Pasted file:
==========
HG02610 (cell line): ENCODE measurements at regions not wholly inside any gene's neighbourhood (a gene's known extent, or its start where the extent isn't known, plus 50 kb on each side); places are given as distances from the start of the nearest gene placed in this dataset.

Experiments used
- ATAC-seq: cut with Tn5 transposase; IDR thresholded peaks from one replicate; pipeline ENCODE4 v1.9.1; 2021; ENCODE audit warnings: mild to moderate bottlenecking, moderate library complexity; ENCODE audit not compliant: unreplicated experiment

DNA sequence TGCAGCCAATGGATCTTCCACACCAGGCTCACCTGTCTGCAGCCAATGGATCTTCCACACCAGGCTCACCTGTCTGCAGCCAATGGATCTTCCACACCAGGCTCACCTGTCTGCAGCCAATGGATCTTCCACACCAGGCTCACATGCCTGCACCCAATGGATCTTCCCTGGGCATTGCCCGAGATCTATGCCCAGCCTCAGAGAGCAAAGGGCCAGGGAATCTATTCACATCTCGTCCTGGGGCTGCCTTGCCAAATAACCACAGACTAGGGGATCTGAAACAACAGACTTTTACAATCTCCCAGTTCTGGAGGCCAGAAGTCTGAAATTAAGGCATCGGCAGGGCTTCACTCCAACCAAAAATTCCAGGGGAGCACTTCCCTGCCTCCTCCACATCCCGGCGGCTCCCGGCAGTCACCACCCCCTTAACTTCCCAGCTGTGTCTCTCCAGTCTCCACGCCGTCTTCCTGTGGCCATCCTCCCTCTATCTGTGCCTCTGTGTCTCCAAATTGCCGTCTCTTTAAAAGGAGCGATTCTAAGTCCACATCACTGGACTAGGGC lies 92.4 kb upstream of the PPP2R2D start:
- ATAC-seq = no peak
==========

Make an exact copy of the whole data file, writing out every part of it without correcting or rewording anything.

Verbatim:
HG02610 (cell line): ENCODE measurements at regions not wholly inside any gene's neighbourhood (a gene's known extent, or its start where the extent isn't known, plus 50 kb on each side); places are given as distances from the start of the nearest gene placed in this dataset.

Experiments used
- ATAC-seq: cut with Tn5 transposase; IDR thresholded peaks from one replicate; pipeline ENCODE4 v1.9.1; 2021; ENCODE audit warnings: mild to moderate bottlenecking, moderate library complexity; ENCODE audit not compliant: unreplicated experiment

DNA sequence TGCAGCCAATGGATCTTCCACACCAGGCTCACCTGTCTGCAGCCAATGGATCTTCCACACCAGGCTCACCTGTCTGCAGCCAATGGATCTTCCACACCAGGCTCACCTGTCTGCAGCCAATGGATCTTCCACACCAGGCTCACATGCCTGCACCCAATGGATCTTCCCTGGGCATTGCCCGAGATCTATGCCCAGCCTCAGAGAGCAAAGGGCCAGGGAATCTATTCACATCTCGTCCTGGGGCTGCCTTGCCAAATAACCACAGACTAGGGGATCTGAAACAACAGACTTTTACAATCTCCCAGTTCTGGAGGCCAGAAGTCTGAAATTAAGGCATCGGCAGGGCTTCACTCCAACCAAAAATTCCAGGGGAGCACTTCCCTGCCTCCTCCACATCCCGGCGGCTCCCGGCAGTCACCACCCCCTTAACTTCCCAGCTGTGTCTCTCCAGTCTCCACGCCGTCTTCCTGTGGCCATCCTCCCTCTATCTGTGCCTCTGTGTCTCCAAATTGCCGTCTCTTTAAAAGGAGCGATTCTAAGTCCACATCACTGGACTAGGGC lies 92.4 kb upstream of the PPP2R2D start:
- ATAC-seq = no peak